The fact that American “progressives” have ignored the obvious, tells not only about a willful blindness but also a lack of sensitive for the suffering of the Cuban people. As a matter of fact, one of the main reasons why Cubans are pissed off is because most hotels, restaurants, stores, and other services only accept hard currency, while they earn their miserable salaries, (averaging US $60 a month) in worthless Cuban pesos.

American “progressives” tell of the high level of education of Cubans. They don’t mention, however, that many engineers, physicians, economists, and Ph. D’s end up as hotel receptionists, bell boys, taxi drivers, and jineteras (street hookers), catering to tourists as the only way to get moneda dura. No wonder they are pissed off.

American “progressives” mention the wonders of Cuban free public health, but Cubans know better. The few excellent hospitals are for tourists paying in moneda dura and for the Castroist nomenklatura. But the hospitals and clinics assigned to give health care to the Cuban people are worse than the ones one can expect in a country like Haiti.

Moreover, thanks to the Internet, most Cubans now know that, while they live in the most abject misery, the Cuban leaders, including the billionaire Fidel Castro, live in opulence enjoying all the material goods of corrupt capitalism. Cubans know that the Castroist egalitarian revolution is an urban myth, and they are pissed off.

And I have the feeling that in the last weeks they have gotten even more pissed off than normal, after knowing the brouhaha the American mainstream media has created by the non-news of Fidel Castro passing the torch to his brother Raúl. Cubans know that there has been no change, and are convinced that there will be no change in Cuba while the Castroist mafia is still in power. Another good reason for being “de mala leche”.

In another NBC report, Moneda Dura’s bandleader Nassiry Lugo explains his motives for writing the song. According to Lugo, exposing the bad things is the first step to correct them. In the same report, Juanito Camacho, a Cuban DJ, expresses his opinion that the reason why Mala leche was banned is because it is too critical of the Cuban system: there is nothing positive about the system in Moneda Dura’s song.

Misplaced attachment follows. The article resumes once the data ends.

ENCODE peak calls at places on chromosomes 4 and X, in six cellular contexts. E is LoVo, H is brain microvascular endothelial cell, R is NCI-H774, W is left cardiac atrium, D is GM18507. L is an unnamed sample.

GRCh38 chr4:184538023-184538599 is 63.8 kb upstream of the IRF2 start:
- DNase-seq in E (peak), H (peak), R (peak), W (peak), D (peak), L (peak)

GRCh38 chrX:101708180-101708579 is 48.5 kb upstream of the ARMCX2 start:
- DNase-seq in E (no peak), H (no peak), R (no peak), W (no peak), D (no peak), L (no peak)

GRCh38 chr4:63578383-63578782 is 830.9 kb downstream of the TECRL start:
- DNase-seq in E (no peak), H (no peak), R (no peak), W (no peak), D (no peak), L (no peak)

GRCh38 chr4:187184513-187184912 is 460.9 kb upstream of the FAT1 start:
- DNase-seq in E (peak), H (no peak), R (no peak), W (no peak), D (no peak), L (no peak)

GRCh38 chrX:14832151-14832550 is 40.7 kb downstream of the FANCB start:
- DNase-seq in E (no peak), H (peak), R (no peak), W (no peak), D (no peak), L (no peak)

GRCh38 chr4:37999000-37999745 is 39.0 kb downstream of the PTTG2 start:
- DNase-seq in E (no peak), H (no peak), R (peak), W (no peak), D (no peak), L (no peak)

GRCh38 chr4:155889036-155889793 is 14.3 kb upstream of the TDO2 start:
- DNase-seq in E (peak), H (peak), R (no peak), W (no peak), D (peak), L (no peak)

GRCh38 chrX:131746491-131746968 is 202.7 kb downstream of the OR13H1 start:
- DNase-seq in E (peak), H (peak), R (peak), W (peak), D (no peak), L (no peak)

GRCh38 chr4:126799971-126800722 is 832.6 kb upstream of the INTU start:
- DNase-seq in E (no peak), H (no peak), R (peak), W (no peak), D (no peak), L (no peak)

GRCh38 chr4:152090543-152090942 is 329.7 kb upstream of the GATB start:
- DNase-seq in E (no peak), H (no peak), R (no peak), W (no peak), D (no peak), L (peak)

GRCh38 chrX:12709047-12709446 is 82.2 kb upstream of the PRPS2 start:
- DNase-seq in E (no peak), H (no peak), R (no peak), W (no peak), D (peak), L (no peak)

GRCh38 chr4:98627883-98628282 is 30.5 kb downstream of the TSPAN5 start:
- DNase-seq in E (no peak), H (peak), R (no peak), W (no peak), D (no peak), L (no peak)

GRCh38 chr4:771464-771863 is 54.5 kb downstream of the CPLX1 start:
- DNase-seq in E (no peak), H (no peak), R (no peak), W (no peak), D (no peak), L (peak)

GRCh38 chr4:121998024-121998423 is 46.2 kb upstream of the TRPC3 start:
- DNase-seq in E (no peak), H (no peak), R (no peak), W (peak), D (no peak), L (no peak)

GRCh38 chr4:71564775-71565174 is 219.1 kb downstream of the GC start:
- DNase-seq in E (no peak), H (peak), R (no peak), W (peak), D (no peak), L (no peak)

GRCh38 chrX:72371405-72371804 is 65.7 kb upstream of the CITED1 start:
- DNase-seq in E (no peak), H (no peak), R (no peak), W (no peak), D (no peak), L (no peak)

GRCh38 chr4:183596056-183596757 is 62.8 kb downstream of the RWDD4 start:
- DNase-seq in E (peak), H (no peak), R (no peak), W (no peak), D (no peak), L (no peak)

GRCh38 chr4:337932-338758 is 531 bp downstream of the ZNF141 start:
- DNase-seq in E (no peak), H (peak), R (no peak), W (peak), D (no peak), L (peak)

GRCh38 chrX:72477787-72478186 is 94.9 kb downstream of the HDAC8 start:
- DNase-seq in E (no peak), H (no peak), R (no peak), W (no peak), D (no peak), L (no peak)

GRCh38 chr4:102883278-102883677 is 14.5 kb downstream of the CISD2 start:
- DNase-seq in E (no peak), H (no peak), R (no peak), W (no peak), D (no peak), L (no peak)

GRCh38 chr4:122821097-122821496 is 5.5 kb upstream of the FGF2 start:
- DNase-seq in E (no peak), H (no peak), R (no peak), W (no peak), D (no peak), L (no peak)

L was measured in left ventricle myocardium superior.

The DJ is right. But if Moneda Dura’s Mala leche doesn’t see anything positive in the Castroist comuno-fascist system it is because, despite the opinion of many American “progressives”, there is nothing positive about Castroism. Actually, most of the very few positive things that occurred in the first years of the Castroist “revolution” happened not because of, but despite of Fidel Castro, who was too busy killing enemies and friends in order to consolidate his power. Once Castro felt secure in his position as for life Cuban tyrant, he rushed to disassemble these few positive things. Today, the unavoidable conclusion is that Castroism has been a total economic, environmental, social and cultural disaster for Cuba and its people.

What is puzzling, however, is that some senior members of the Council on Foreign Relations and the United Nations have publicly praised the Castroist regime, and claimed that it is the model to follow. This explains why they are frantically conspiring behind the curtains to guarantee the continuation of a sustainable tyranny in Cuba.

If the CFR conspirators really meant it, it seems that their idea of the New World Order they want to impose over the whole American continent is very similar to Cuba after almost half a century of Castroism. But, as in Cuba, I see growing symptoms that Americans are beginning to get pissed off. And I hope that implementing the Castroist version of the New World Order in the United States will not be as easy as it was in Cuba.


Note: The section about the Misery Specialist is from my book The Secret Fidel Castro: Deconstructing the Symbol.